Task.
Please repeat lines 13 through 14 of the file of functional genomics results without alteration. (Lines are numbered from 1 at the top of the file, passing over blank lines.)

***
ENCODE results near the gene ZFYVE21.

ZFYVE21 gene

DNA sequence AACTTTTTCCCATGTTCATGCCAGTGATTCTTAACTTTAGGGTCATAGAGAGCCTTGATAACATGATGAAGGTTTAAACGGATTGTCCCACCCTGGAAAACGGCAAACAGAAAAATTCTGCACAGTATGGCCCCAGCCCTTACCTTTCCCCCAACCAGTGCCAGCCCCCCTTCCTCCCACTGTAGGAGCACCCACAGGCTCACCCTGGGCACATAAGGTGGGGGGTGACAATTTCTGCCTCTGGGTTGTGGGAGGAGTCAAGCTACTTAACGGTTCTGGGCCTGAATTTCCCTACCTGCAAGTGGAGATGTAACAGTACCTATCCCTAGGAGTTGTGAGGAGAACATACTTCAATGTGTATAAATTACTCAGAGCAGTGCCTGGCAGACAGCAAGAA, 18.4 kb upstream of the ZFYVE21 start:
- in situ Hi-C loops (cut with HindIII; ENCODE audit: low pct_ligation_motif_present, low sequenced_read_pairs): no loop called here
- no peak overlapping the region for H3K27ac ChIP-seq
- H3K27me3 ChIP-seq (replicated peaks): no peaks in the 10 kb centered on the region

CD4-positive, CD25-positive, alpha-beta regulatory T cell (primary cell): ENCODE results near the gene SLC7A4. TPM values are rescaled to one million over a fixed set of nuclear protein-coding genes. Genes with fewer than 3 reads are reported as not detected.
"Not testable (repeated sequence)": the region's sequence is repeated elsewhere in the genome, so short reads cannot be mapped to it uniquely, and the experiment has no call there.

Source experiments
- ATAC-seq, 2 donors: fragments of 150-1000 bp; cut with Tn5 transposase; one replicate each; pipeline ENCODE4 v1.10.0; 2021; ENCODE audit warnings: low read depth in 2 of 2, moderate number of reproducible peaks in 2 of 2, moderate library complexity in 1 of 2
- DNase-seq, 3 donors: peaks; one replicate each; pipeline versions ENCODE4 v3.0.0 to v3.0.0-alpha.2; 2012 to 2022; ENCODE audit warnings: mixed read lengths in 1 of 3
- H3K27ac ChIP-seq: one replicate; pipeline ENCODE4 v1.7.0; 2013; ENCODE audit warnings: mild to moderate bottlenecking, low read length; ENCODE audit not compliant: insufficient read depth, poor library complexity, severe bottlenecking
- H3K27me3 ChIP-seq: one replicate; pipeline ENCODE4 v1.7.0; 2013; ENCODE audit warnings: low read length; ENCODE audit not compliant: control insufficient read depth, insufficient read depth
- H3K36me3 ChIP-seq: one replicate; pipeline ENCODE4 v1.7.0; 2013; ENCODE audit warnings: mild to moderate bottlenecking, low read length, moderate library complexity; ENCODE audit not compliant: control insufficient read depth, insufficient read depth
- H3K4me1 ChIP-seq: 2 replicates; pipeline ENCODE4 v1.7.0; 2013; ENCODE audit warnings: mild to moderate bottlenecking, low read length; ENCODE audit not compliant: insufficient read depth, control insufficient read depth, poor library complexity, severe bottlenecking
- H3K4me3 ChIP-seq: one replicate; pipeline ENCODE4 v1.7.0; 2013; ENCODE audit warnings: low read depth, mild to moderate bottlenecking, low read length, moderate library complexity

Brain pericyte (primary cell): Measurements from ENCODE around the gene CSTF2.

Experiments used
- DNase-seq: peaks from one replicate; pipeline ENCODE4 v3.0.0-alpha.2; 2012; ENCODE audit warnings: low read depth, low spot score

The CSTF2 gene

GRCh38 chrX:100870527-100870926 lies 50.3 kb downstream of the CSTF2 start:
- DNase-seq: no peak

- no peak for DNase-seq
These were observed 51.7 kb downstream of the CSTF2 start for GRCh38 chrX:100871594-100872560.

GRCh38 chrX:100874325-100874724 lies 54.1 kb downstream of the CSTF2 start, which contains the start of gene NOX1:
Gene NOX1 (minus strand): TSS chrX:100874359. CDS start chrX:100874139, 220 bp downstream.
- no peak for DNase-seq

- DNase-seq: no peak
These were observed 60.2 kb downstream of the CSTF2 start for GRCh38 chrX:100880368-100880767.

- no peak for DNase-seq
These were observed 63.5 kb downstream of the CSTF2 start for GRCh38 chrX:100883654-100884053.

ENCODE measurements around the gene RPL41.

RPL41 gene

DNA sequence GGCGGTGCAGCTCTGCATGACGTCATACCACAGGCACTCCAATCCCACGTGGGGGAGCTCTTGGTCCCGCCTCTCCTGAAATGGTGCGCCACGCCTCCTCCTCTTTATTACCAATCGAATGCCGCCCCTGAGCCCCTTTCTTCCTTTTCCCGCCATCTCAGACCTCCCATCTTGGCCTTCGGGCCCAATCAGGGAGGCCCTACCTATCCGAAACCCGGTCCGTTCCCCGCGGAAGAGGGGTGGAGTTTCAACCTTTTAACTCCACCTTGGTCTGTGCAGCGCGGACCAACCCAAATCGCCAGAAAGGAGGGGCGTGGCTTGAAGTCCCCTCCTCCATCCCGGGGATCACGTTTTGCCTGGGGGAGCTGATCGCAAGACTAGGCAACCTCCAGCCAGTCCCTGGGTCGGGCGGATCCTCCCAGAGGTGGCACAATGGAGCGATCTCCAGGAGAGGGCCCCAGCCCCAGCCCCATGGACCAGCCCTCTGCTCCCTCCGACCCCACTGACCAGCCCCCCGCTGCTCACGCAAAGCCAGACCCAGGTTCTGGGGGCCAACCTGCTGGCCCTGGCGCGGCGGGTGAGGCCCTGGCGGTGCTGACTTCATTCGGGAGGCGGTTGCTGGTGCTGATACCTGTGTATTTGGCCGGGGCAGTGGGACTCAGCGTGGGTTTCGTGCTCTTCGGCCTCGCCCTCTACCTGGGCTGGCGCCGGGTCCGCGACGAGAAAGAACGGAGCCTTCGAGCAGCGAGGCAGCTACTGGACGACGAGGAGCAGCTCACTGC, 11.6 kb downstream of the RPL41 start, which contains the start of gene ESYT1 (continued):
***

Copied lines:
- H3K27me3 ChIP-seq: one replicate; pipeline ENCODE4 v1.7.0; 2013; ENCODE audit warnings: low read length; ENCODE audit not compliant: control insufficient read depth, insufficient read depth
- H3K36me3 ChIP-seq: one replicate; pipeline ENCODE4 v1.7.0; 2013; ENCODE audit warnings: mild to moderate bottlenecking, low read length, moderate library complexity; ENCODE audit not compliant: control insufficient read depth, insufficient read depth